I previously wrote an article entitled “To CRM or not to CRM – that is the question”. In the article I discussed the pros and cons of putting together a customer relations management (CRM) program, and I challenged whether a simple email marketing campaign might make more sense for certain brands. While a CRM initiative will be more costly in terms of time and expense, there are instances when building a database and conducting targeted, personalized marketing will be essential for your brand.

One blog post I recently read asked the question “Why is CRM important?” The answer given was simple and accurate – “because there is no greater feeling in the world to a customer then being understood.” A CRM program is more than just a customer’s name and telephone number – it’s a roadmap of your customer that will lead to continued brand loyalty and trust. The CRM program should track your customer’s personality, their preferences, how they like to be spoken to, what they value, and so much more.

In order to be successful in a competitive environment you must know your customers; you need to know who they are, where they are, and how to communicate with them. If you are in a position where sales support has been pulled off your brand or the sales-team is just not effective enough, your marketing team will need to have a non-personal promotional (NPP) plan put in place.

Initiating and getting people into your program is done through a series of “on-ramps”. Several different on-ramps will need to be created in order to start feeding your database. CRM on-ramps come from various sources; the easiest is a lead-capture form on your website, either through a pop-over or banner on the home page. Visitors to your site will fill-out your form to receive additional information from your brand, and the visitor’s information will feed directly into the database. Additional on-ramps could be created from lead-capture machines at conference booths or other live events such as product theaters and dinner meetings.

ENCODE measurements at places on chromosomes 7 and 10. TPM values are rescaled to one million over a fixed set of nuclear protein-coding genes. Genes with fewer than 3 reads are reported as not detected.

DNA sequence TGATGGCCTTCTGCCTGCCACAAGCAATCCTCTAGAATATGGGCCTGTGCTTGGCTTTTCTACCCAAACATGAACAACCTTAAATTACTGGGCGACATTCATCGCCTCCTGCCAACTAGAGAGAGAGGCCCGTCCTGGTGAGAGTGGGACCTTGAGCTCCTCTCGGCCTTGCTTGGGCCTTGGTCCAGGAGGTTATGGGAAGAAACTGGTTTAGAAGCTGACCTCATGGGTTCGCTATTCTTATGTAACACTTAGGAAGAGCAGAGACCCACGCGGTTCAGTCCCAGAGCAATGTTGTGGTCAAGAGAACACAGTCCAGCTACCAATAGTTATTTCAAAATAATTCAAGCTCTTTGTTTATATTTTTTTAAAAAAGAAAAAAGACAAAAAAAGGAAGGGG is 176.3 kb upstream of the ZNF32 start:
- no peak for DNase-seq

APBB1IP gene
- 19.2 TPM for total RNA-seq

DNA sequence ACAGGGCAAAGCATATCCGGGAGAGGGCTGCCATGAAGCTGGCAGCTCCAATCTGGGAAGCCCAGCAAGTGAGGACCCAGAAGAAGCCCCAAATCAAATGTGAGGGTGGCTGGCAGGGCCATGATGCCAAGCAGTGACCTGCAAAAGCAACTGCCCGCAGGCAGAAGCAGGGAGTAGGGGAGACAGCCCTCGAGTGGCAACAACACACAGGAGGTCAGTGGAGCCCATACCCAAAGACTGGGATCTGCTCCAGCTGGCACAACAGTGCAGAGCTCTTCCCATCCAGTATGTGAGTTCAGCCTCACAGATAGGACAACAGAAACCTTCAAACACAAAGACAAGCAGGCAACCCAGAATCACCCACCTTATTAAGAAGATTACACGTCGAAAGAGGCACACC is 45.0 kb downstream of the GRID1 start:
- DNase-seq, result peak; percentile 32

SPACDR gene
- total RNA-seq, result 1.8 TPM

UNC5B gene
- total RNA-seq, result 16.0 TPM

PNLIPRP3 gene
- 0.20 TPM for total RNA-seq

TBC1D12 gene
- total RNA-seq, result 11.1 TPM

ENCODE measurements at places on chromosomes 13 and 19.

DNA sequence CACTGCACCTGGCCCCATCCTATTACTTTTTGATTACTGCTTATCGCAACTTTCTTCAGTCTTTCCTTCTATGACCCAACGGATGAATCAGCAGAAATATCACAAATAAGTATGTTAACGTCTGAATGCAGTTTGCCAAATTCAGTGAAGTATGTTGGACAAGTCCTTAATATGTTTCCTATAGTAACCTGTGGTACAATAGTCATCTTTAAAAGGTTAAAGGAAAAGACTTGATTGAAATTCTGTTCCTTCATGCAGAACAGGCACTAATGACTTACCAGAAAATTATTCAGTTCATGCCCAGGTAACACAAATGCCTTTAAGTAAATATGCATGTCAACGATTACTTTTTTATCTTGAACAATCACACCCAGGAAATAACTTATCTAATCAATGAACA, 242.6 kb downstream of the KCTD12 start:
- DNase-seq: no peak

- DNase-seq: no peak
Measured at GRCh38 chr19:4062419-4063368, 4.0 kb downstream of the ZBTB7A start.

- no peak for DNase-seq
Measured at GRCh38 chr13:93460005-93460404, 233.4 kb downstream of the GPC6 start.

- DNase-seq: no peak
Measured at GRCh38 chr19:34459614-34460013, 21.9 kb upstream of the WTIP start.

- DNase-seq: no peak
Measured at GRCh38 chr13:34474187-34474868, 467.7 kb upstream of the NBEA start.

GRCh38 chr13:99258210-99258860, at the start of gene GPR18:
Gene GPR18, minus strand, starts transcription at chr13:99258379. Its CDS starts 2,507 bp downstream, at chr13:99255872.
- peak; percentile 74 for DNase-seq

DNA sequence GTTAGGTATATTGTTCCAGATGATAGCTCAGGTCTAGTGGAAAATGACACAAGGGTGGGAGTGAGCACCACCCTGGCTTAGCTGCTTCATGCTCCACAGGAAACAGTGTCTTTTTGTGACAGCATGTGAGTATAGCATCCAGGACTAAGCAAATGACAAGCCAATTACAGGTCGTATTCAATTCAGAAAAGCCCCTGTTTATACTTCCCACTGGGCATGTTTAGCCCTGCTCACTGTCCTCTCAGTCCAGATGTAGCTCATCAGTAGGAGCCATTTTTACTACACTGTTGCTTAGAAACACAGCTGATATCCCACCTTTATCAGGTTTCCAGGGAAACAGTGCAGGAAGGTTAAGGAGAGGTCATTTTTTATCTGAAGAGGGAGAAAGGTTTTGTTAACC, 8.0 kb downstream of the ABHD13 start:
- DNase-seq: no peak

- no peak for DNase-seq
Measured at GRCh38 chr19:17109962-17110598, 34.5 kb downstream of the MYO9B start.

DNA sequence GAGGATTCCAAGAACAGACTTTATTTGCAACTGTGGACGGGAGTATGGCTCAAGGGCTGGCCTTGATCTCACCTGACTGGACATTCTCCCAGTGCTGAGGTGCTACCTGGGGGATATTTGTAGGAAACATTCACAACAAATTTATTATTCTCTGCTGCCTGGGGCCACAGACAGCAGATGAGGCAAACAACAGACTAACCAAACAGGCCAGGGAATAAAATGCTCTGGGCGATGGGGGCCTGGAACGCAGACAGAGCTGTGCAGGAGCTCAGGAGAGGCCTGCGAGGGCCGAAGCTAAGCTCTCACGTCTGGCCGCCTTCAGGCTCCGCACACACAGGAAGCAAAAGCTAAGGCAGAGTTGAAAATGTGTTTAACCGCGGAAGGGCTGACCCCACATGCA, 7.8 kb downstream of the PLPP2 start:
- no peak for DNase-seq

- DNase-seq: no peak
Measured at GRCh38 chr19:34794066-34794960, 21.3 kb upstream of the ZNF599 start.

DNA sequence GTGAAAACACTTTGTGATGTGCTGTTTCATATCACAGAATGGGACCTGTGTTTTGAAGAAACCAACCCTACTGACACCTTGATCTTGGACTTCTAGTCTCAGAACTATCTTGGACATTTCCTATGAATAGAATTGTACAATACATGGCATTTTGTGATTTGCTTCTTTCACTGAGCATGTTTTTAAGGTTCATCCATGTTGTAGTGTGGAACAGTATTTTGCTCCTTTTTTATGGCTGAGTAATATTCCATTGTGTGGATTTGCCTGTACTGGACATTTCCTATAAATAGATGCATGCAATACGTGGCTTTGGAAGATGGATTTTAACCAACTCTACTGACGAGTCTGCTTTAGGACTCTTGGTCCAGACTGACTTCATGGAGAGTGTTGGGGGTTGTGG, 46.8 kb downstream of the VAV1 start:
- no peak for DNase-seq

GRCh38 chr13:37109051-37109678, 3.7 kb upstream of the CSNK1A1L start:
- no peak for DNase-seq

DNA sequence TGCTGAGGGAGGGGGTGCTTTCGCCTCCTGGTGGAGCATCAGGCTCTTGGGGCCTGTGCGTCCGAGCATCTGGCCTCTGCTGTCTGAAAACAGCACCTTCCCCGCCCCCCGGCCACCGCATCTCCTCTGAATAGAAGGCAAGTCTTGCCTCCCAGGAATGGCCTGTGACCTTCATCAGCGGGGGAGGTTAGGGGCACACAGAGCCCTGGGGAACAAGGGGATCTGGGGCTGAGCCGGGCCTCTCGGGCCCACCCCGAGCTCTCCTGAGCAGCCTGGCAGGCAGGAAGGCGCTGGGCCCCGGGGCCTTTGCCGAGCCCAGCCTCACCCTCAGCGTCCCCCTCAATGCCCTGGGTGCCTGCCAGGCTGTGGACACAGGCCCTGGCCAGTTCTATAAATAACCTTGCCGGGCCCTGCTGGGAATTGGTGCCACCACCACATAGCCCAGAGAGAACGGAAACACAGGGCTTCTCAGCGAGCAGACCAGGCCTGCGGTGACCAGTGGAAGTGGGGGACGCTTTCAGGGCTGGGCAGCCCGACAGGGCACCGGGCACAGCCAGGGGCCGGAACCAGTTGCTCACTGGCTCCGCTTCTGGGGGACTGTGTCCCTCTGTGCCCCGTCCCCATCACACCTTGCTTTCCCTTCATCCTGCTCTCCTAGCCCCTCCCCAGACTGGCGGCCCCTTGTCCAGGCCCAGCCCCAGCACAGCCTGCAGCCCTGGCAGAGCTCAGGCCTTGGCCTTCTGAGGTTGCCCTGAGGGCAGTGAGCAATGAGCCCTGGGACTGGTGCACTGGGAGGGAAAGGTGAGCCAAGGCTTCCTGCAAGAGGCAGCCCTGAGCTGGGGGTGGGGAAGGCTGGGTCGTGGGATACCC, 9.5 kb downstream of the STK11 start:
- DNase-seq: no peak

If you have customers register for your programs ahead of time, your registration portal should feed directly into the database as well. Aside from transactional emails back to these registrants, such as confirmation and reminder emails, as part of the CRM program you should regularly be contacting these attendees to try and pull-through the information they were taught at the program. You spend so much time and money producing the programs and trying to get your targets to attend, you need to make sure the information discussed is retained by the attendee. The best way to do this is to make the messages iterative, multi-channel and provide the customers with multiple touch points – all of which are easily done through the CRM program.

The overall objective of the CRM will be for you to have a better understanding of your customers and to give them the type of messaging they need to better understand and engage with your brand. Everyone learns differently and there is no “right” or “one-size-fits-all” approach to education; some people respond better to case studies, some to videos, and some to opinion leader testimonials. You probably won’t know this about your targets in the nascent stages of the program until you have enough data to segment them, but after a while, you will be able to sort them into ethnographic/demographic (or both) groups and create a more personalized message that they can better relate to.

In summary, your business is driven by relationships with your customers, and you can’t build a relationship with them without understanding their wants and needs. A proper CRM program will help you learn more about your customers, what they need from you, and how best to provide it to them.